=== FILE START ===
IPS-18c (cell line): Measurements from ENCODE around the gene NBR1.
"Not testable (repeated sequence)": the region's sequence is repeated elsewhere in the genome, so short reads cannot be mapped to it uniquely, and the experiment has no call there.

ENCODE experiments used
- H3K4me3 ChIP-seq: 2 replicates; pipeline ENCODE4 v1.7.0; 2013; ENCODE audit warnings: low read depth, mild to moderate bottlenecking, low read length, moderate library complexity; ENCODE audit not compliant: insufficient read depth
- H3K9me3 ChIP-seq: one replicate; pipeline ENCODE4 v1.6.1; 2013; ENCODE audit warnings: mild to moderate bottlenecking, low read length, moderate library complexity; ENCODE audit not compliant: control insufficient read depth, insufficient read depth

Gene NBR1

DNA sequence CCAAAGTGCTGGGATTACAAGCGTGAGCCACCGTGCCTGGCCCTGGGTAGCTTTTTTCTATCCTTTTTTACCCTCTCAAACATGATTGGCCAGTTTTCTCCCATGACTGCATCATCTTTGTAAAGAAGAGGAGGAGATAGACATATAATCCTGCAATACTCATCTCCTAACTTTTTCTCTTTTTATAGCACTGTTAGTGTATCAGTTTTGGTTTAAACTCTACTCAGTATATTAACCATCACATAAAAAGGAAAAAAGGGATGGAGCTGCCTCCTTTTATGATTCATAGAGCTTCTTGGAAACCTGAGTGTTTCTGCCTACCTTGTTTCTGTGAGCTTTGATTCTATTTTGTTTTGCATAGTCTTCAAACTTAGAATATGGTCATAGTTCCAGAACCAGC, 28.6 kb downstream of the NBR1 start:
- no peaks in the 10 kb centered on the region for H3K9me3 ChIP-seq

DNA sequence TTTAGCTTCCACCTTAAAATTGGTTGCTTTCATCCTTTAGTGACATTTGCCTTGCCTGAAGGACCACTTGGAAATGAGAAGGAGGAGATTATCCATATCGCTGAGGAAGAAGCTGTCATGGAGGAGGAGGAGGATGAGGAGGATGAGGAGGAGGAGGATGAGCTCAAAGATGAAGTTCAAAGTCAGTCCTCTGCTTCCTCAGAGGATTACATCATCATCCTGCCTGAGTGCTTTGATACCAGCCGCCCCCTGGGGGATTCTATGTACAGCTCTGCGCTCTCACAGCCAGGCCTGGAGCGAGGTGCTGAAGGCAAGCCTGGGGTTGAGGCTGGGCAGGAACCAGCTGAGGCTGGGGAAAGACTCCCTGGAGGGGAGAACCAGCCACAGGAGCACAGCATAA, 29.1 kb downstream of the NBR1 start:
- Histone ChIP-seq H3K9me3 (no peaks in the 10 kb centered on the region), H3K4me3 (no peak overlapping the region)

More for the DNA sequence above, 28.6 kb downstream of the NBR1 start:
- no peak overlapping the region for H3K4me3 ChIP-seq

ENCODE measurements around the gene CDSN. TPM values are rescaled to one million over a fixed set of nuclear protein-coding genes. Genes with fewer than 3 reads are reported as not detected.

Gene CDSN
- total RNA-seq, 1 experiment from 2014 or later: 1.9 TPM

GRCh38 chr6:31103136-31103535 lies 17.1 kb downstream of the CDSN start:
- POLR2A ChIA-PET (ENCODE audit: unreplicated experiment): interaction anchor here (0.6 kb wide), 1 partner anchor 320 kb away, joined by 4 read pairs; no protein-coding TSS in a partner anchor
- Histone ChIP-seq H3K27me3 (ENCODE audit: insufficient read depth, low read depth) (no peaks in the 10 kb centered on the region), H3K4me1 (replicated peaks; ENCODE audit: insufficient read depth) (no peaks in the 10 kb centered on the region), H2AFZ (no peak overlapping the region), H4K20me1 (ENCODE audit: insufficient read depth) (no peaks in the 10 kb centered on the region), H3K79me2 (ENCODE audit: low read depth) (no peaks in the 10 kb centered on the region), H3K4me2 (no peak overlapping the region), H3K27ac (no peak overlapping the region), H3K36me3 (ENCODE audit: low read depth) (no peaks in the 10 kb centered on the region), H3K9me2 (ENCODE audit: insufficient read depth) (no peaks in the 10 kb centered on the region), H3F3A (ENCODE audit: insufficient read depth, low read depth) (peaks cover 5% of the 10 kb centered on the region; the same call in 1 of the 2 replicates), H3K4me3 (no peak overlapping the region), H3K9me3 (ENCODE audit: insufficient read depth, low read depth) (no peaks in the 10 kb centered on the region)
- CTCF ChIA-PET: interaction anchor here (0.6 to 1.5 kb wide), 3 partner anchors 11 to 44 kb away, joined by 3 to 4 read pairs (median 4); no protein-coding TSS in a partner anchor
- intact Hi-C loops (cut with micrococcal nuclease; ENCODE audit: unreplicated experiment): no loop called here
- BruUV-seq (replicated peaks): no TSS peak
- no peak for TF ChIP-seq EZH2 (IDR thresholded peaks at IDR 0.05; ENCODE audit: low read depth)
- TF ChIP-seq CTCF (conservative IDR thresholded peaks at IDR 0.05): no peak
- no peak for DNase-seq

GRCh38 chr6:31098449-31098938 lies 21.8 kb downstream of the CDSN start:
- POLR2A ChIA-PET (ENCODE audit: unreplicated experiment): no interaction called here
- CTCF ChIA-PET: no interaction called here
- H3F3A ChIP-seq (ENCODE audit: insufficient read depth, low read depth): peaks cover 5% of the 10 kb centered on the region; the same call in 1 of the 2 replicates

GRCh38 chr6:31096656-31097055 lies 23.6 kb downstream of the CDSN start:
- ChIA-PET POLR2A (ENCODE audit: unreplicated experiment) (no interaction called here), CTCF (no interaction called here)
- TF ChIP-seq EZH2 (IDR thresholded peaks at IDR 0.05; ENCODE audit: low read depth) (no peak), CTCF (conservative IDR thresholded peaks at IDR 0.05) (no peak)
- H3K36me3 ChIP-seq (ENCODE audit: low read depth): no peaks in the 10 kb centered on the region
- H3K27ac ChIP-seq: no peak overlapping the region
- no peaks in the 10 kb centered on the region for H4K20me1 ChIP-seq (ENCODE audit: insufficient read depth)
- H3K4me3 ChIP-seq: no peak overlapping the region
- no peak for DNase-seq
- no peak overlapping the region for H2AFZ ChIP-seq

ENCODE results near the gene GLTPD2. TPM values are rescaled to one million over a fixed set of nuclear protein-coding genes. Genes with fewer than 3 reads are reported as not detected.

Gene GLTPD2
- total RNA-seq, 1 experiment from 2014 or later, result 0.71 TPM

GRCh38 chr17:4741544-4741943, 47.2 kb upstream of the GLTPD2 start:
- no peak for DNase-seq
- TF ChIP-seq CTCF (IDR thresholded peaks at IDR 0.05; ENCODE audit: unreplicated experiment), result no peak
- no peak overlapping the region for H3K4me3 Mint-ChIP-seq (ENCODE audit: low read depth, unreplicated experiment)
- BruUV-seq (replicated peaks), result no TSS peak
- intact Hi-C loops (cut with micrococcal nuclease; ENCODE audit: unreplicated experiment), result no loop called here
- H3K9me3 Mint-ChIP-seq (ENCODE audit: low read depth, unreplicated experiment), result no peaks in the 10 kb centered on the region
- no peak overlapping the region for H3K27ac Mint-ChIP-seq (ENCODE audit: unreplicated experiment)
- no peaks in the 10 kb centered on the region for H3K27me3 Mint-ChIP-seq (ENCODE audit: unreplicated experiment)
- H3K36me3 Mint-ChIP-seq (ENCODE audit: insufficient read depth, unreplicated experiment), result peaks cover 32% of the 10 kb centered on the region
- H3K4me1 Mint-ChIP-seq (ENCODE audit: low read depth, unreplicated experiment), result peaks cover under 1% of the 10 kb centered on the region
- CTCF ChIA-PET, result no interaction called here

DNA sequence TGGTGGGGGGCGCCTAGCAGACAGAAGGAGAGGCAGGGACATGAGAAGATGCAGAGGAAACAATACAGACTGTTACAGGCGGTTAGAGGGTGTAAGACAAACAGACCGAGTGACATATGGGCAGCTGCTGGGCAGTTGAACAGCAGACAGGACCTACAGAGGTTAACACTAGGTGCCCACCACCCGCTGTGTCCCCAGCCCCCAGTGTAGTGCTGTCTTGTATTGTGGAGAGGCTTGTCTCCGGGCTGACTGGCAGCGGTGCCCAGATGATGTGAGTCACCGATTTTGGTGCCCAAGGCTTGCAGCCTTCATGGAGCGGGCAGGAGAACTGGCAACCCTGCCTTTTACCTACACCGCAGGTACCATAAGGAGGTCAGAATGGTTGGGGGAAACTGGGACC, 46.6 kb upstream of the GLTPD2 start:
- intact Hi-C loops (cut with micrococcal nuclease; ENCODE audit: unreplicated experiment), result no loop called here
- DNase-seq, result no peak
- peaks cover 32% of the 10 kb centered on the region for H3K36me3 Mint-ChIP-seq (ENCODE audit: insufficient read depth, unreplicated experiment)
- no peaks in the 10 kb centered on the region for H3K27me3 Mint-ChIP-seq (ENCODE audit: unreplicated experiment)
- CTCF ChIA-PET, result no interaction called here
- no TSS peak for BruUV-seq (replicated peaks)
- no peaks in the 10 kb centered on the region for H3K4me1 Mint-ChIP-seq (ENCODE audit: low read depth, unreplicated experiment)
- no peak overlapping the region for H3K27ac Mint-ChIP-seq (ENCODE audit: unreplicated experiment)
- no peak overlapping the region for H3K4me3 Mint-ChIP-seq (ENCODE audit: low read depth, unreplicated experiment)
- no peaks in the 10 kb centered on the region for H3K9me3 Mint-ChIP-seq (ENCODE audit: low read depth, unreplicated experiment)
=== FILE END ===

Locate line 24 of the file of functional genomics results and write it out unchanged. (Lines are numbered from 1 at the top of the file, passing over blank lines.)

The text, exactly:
- no peak for DNase-seq